Yeast mitotic chromosomes are not visible

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Unformatted text preview: and H4. Yeast mitotic chromosomes are not visible microscopically in the same way human chromosomes are visible in karyotype analysis. Pulse-field gel electrophoresis, which separates intact yeast chromosomes using alternating pulses of current, produces molecular “karyotypes” of the yeast genome, such as the one shown in Fig. A.3b. Geneticists use these karyotypes to confirm the number of yeast chromosomes and to observe major alterations in chromosome structure. As Figure A.3b indicates, chromosome I, about 235 kb in length, is the smallest yeast chromosome. Chromosome XII is the largest; its size varies between about 2060 and 3060 kb because of a variable number of tandem ribosomal RNA genes (rDNA)—usually in the range of 100–200 copies—in different strains. Genetic Maps and Recombination Frequencies The classical genetic map of yeast currently shows the locations of over 1000 markers determined by tetrad analysis (see Chapter 3 of the main textbook). The total genetic map length, a function of the frequency of meiotic recomb...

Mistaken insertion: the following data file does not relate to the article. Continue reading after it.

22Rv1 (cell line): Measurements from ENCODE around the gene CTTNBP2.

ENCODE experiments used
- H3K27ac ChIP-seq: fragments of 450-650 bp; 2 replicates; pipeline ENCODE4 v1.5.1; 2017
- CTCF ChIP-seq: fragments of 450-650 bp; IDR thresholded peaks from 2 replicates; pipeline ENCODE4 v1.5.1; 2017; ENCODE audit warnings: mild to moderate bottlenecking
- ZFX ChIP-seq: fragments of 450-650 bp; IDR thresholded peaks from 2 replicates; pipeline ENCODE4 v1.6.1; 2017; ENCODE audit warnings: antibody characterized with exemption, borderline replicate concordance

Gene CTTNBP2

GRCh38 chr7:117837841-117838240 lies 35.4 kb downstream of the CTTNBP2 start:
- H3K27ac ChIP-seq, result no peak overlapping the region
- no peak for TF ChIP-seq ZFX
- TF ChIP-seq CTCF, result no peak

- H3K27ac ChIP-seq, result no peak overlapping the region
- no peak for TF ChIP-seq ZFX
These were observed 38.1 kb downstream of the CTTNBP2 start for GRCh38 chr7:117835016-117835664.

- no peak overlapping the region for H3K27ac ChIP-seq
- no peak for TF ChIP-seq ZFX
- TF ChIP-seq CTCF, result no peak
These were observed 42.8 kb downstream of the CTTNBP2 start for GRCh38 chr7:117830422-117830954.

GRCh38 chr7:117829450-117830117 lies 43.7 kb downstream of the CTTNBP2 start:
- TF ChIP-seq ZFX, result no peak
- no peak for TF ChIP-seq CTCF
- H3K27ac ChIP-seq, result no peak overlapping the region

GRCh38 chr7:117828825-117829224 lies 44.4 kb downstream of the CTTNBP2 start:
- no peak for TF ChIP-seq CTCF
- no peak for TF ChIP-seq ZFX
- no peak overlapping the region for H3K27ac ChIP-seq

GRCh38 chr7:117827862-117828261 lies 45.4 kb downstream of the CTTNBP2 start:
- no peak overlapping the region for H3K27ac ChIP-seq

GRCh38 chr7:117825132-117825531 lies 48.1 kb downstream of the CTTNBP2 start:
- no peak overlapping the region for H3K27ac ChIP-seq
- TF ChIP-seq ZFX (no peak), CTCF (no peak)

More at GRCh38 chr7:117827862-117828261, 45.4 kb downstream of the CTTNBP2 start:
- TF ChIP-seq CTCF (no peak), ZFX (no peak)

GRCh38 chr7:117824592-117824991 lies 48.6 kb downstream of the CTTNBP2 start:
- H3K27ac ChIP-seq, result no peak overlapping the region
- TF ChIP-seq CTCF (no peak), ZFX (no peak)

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This note was uploaded on 10/03/2013 for the course BI 206 taught by Professor Celenza during the Spring '08 term at BU.

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